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    Topkapi Palace

    by Salih Gulen
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    • PAPERBACK : 2012-12-12 • 2 Pages • 21x15 inches • ISBN 978-9944-125-39-0
    • CATEGORIES Interfaith Dialogue, Backlist, Forthcoming
    • PRICE : $15.25
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    DESCRIPTION

    Welcome to the Topkapi Palace Museum,

    Formerly called the Saray-i Amire (Imperial Palace), the Topkapi Palace was built in 1459 on the old Byzantine city. The Topkapi Palace was the residence of Ottoman sultans and, at the same time, the administrative center for almost four centuries until 1830s. The royal family and high government offices started to abandon the palace first during the reign of Sultan Mahmud II, and the Imperial Palace was transferred to the Dolmabahce Palace in the time of Sultan Abdulmecid.

    Many Ottoman period works are far majestic and richer than the Topkapi Palace. For example, although Master Architect Sinan constructed many mosques for sultans, many valide sultan (queen mother) mosques like Valide-i Atik in Uskudar, and many vizier and grand vizier mosques like Sokullu and Rflstem Pasha mosques, in this palace he only made part of the Harem section. The palace is stunning in regard to humility, beauty and particularly for its location, but there is no lavish extravagance to be found here.

    Ottoman palaces are not the biggest and most expensive imperial palaces of the world. Neither the seventeenth century Topkapi nor the nineteendi century Dolmabahce is the grandest palace of their time; however, it is for sure that both of them were unique and elegant.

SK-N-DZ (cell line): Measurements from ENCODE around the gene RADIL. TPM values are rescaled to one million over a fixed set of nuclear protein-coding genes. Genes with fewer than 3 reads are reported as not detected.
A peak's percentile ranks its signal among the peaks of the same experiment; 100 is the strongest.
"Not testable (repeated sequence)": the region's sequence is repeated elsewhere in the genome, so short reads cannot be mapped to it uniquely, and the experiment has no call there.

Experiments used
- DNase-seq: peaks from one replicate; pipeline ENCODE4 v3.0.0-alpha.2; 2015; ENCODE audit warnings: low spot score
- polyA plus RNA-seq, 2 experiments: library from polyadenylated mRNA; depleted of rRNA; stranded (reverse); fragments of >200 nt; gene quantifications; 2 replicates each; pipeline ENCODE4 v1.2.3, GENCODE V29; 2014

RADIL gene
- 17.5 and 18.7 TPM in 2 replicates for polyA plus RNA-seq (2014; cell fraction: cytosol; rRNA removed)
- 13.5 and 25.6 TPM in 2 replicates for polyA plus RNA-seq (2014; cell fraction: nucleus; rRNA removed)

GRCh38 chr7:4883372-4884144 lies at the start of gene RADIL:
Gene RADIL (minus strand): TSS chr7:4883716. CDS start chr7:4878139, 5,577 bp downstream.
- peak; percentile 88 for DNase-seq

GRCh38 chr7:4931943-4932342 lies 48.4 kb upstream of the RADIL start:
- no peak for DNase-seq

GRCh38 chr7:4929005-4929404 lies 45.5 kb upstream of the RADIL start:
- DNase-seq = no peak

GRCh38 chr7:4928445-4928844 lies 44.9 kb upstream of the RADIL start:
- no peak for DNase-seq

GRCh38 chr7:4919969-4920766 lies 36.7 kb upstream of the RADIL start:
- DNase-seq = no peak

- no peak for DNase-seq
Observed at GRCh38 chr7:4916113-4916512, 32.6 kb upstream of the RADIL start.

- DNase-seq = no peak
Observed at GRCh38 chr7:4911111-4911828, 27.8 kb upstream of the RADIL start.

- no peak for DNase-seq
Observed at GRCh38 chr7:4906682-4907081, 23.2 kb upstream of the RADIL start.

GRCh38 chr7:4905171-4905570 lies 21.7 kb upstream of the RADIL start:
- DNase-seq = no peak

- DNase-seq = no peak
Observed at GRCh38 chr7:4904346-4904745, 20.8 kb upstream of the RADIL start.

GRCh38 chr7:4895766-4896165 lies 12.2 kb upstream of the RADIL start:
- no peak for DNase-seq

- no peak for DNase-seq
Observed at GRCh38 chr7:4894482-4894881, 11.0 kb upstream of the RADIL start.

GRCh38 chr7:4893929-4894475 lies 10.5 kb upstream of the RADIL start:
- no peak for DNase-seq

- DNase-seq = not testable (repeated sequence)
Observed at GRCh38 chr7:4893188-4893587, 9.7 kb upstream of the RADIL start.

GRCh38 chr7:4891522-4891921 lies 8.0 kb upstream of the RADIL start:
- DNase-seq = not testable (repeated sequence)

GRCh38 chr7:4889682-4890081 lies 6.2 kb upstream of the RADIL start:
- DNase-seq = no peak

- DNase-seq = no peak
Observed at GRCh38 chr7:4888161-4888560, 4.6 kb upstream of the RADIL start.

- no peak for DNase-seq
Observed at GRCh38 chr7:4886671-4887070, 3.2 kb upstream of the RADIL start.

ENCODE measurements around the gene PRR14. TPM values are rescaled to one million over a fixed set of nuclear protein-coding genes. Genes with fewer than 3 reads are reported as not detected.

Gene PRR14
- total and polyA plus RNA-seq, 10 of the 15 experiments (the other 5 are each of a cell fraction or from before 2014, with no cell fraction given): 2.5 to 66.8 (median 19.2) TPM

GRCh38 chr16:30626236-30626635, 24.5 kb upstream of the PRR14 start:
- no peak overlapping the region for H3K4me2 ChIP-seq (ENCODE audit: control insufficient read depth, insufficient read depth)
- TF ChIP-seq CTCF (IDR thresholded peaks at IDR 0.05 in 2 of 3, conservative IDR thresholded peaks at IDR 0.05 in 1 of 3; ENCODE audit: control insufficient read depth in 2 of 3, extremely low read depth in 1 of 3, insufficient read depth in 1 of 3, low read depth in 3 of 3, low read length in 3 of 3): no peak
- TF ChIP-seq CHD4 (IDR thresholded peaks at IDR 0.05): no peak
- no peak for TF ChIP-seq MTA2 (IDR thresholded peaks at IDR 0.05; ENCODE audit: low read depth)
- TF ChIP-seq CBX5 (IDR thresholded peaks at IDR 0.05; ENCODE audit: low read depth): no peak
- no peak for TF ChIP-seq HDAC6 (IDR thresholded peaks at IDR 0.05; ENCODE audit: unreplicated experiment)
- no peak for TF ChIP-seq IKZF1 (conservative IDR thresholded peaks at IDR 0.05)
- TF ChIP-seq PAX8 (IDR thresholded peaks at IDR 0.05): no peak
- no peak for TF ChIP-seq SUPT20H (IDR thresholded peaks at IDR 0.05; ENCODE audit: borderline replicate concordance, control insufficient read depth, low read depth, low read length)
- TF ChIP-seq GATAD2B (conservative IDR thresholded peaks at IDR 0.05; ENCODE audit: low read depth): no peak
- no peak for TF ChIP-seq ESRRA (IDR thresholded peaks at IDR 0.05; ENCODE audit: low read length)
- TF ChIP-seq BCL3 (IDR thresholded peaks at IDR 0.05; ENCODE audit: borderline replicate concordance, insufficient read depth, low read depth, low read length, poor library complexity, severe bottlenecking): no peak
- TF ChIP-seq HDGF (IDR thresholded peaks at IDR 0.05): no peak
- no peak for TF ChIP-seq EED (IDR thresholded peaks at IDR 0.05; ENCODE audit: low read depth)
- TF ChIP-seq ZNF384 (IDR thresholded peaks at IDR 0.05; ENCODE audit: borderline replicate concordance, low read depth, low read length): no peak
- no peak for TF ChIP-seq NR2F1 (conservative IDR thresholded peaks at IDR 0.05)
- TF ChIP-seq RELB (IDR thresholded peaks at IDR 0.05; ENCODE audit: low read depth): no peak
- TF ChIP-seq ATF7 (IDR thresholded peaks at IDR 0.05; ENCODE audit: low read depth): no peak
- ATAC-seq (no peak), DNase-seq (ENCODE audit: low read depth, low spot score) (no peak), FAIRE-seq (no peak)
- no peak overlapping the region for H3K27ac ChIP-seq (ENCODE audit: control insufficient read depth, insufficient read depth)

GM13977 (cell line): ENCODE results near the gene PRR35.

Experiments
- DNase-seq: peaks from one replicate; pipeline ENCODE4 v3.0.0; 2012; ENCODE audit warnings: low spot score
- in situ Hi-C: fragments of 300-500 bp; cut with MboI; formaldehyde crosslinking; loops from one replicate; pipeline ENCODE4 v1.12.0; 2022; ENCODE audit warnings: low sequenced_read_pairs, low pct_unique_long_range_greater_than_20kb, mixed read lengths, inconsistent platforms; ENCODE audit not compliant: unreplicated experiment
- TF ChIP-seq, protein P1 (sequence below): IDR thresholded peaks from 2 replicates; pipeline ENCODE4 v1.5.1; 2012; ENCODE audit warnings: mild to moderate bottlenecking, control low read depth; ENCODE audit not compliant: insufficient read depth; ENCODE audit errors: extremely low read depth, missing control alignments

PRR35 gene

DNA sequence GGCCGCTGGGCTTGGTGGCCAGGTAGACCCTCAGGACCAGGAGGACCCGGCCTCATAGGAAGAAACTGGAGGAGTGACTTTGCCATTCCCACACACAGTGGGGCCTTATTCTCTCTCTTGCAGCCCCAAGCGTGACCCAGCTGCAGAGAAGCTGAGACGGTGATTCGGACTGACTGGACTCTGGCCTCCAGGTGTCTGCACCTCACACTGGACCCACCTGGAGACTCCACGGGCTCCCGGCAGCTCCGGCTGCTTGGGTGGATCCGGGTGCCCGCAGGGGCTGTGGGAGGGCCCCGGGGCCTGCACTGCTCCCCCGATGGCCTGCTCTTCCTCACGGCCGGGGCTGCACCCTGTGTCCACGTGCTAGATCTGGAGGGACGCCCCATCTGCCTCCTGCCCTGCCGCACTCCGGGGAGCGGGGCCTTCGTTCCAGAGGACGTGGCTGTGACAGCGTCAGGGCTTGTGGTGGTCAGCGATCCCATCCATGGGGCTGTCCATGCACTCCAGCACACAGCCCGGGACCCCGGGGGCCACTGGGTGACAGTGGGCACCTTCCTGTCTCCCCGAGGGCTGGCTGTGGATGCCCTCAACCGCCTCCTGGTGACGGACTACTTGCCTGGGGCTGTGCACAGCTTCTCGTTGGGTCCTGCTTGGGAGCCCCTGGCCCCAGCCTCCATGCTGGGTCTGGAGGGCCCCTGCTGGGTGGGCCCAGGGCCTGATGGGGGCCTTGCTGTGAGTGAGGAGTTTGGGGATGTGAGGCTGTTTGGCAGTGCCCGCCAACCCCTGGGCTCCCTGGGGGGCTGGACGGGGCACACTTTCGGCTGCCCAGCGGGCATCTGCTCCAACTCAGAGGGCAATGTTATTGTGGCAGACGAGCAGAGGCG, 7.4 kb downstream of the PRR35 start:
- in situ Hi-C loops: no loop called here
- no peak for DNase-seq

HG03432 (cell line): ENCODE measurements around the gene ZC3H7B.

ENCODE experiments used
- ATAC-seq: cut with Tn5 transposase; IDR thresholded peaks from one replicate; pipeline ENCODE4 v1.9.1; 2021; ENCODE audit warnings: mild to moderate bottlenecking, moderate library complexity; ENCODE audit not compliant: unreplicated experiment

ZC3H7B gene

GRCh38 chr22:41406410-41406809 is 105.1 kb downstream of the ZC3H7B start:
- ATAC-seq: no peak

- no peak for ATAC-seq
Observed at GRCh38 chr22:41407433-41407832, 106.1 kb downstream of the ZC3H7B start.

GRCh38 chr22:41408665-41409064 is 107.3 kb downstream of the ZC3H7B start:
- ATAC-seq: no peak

The treasure kept in the Topkapi Palace is world-famous. But more importandy, the archives section is a prominent source of information for world history. The Mosque of the Aghas is a rich Renaissance library that hosts more than 22,000 manuscripts in Turkish, Arabic, Persian, Latin, Greek, Armenian, Hungarian and Slavic languages.

    One of the first places to be visited in the palace is the kitchens; part of a 12,000 piece Chinese porcelain collection, unrivaled in the world, is displayed here.

    The Divan-i Humayun (Imperial Council), also called Kubbealti (literally "under the dome"), is the pavilion where the empire was run. The Arz Odasi (Audience Chamber) is the hall where the sultan accepted foreign ambassadors and statesmen.

    The first building constructed was what we call the Fatih Kiosk which is used as the treasury exhibition today. Sultan Mehmet the Conqueror used this building and had the interior walls adorned with rare porcelain tiles and magnificent framed calligraphic inscriptions. The Pavilion of the Sacred Relics is the most meaningful section of the Palace and it is really worth seeing some of the personal belongings of the Prophet Muhammad, peace and blessings be upon him.

    Another place we recommend you visit is the imperial clothing in the Seferli quarters (Imperial Wardrobe) at the Enderun Courtyard. Besides this, we recommend you stroll pleasurably through the palace gardens, give attention to every corner and stand before the scenic view opening out to the Marmara Sea and the Golden Horn. The Baghdad Kiosk and Mecidiye Kiosk to the east are located here.

    We recommend that all visitors to our palace come prepared with historical information. Undoubtedly, your coming prepared will enable you to benefit more from visit to the palace which is proof of the Turkish historical identity.

    Respectfully,

    Prof. Ilber Ortayli, President of the Topkapi Palace Museum

    ABOUT AUTHOR
    Salih Gulen
    Salih Gulen

    Salih Gulen is an expert on Ottoman history and has authored several books.

    The works he published on Ottoman photography are particularly noteworthy, including the first photographs of Mecca and Medina.

    Salih Gulen currently prepares a weekly program for a national radio channel in Turkey and serves as an advisor for different TV productions.